It's a Sin is available to stream via Stan.
When Rose Matafeo last graced our screens, she took on pregnancy-centric rom-coms in 2020's Baby Done. Now, in Starstruck, she's still pairing the romantic and the comedic. In another thoughtful, plucky and relatable performance, she plays Jessie, a 28-year-old New Zealander in London who splits her time between working in a cinema and nannying, and isn't expecting much when her best friend and roommate Kate (Emma Sidi, Pls Like) drags her out to a bar on New Year's Eve. For most of the evening, her lack of enthusiasm proves astute. Then she meets Tom (Nikesh Patel, Four Weddings and a Funeral). He overhears her rambling drunkenly to herself in the men's bathroom, they chat at the bar and, when sparks fly, she ends up back at his sprawling flat. It isn't until the next morning, however — when she sees a poster adorned with his face leaning against his living room wall — that she realises that he's actually one of the biggest movie stars in the world. Yes, Starstruck takes Notting Hill's premise and gives it a 22-years-later update, and delivers a smart, sidesplittingly funny and all-round charming rom-com sitcom in the process. When a film or TV show is crafted with a deep-seated love for its chosen genre, it shows. When it wants to do more than just nod and wink at greats gone by like a big on-screen super fan — when its creators passionately hope that it might become a classic in its own right, rather than a mere imitation of better titles — that comes through, too. And that's definitely the case with this ridiculously easy-to-binge charmer.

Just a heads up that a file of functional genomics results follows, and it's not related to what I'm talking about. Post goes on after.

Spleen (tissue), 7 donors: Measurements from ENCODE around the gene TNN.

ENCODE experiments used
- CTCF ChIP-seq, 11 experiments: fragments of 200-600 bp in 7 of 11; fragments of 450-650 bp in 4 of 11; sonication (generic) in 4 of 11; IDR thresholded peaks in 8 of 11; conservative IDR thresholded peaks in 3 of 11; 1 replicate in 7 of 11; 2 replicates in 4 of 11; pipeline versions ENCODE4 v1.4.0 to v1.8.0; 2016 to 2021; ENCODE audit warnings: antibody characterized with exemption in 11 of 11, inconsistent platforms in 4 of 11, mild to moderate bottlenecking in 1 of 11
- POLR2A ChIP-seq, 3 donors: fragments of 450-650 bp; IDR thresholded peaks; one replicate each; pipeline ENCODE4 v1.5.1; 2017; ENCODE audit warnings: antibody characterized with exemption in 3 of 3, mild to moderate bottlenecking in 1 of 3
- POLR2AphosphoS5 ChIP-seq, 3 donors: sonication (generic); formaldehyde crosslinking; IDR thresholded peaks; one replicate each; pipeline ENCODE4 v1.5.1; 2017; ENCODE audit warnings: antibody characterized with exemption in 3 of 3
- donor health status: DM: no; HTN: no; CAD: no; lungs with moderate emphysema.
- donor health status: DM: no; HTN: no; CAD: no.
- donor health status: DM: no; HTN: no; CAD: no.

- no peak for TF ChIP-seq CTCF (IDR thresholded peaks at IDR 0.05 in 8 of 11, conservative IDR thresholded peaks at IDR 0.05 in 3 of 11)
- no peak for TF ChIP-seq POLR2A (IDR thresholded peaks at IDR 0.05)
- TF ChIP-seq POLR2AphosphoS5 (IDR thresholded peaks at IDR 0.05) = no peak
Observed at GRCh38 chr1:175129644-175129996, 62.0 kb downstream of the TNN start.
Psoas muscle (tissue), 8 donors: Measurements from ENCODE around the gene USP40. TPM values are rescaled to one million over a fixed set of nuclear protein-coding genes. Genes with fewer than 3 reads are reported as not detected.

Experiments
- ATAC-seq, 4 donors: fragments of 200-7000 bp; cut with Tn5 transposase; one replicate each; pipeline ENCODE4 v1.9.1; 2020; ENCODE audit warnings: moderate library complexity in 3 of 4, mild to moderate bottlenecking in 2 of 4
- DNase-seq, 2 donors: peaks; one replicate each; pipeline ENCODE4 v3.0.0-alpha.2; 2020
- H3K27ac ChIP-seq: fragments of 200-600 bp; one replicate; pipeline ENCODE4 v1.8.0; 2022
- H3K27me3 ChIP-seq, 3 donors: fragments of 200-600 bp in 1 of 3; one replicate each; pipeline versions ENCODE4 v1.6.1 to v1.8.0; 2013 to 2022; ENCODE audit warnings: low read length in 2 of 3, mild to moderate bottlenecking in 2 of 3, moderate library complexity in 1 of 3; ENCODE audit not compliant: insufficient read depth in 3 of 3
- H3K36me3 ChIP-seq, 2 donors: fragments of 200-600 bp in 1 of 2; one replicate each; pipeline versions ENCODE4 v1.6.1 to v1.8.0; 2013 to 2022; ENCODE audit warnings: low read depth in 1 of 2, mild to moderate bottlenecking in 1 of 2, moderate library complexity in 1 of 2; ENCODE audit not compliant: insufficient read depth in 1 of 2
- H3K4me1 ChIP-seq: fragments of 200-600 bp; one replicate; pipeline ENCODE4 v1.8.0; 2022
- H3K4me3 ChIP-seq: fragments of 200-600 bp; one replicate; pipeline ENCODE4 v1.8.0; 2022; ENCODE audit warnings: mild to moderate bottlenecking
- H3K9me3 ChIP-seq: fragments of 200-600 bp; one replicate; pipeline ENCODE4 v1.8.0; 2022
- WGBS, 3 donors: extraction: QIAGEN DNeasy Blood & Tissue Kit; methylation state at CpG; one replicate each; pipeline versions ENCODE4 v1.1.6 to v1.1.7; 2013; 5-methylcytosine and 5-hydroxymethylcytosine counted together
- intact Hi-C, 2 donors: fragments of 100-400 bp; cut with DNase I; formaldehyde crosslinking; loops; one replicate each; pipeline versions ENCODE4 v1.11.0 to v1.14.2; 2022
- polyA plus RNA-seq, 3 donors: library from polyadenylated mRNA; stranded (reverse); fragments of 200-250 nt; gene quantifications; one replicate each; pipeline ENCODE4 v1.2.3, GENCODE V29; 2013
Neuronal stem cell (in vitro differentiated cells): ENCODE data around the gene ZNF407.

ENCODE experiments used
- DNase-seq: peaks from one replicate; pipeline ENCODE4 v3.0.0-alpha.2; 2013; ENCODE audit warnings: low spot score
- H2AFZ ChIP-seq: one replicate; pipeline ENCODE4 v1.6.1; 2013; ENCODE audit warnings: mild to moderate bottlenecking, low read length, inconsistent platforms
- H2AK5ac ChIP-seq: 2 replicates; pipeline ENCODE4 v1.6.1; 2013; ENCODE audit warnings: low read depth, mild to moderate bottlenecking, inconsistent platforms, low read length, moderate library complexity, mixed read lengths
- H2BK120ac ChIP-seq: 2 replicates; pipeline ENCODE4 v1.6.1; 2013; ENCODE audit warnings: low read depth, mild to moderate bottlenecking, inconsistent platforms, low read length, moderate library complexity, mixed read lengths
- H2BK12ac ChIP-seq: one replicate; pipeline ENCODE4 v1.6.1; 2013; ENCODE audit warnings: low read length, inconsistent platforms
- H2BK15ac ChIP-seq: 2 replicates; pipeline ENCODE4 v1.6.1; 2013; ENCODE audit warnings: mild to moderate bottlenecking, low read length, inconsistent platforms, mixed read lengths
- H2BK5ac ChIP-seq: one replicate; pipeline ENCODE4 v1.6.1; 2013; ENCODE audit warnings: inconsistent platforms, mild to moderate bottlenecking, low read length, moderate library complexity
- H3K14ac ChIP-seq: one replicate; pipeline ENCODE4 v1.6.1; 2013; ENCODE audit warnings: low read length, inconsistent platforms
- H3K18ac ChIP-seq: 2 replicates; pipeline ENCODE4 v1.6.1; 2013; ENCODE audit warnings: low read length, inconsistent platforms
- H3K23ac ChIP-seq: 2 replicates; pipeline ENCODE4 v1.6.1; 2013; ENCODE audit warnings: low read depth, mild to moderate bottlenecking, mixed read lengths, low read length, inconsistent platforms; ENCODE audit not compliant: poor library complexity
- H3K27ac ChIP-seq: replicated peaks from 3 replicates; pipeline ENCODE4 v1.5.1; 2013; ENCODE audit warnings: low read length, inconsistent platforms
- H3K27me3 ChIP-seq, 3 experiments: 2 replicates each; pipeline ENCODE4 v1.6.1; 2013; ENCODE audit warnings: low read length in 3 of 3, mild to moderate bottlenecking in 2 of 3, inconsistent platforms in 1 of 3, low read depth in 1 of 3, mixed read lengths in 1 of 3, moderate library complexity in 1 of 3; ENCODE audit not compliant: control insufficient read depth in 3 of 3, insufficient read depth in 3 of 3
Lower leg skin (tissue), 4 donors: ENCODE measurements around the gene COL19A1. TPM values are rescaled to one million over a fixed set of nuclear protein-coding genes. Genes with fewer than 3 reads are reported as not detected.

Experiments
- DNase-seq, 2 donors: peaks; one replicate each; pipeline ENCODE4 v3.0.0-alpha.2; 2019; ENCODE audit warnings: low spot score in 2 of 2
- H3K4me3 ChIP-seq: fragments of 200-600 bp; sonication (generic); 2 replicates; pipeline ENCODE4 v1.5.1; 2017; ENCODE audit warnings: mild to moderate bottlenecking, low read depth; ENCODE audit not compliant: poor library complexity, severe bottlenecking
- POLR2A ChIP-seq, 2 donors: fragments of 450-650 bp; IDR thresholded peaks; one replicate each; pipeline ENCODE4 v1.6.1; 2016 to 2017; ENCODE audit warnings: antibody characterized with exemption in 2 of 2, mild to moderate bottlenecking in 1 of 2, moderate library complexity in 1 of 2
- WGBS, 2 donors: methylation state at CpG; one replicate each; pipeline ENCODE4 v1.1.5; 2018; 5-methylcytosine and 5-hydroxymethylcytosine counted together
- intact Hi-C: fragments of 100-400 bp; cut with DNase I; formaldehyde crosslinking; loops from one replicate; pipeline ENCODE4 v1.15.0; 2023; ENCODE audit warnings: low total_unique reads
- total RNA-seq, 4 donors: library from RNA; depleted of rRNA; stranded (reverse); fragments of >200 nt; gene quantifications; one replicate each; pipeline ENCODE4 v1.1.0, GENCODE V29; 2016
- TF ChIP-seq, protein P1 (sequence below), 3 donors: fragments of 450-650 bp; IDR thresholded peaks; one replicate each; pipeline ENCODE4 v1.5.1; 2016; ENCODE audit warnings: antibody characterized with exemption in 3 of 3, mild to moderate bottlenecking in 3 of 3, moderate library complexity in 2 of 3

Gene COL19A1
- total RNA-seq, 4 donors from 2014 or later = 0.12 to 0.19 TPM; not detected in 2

Scroll through the list of Wakefield's cast members, and many a famous Australian name pops up. Ryan Corr (High Ground), Wayne Blair (Rams), Kim Gyngell (Brothers' Nest), Harriet Dyer (The Invisible Man), and comedians Felicity Ward and Sam Simmons are just some of them, but this ABC series belongs to phenomenal British talent Rudi Dharmalingam (The Split). With an Aussie accent so flawless that all other actors attempting the feat should study it in the future, he plays nurse Nik Katira. His workplace: the eponymous Wakefield, a mental health hospital in the Blue Mountains. Nik's days involve caring for his patients, navigating the usual workplace politics and grappling with his personal life, with all three often overlapping. That might sound like the usual medical drama, but Wakefield isn't ever as straightforward as it might appear. From its very first episode — one of five directed by The Dressmaker filmmaker Jocelyn Moorhouse, with the other three helmed by The Rocket's Kim Mordaunt — the series purposefully throws its viewers off-kilter. With roving cinematography and looping stories, it keeps everyone watching guessing, just as the figures within its frames are doing about their daily existence (including and sometimes especially Nik). Already set to be one of Australian TV's most impressive new series of the year — and likely the best of the year, too — Wakefield is gripping, twisty, powerful and almost devastatingly empathetic about a topic that is rarely handled with as much care and understanding. In other words, it's a knockout.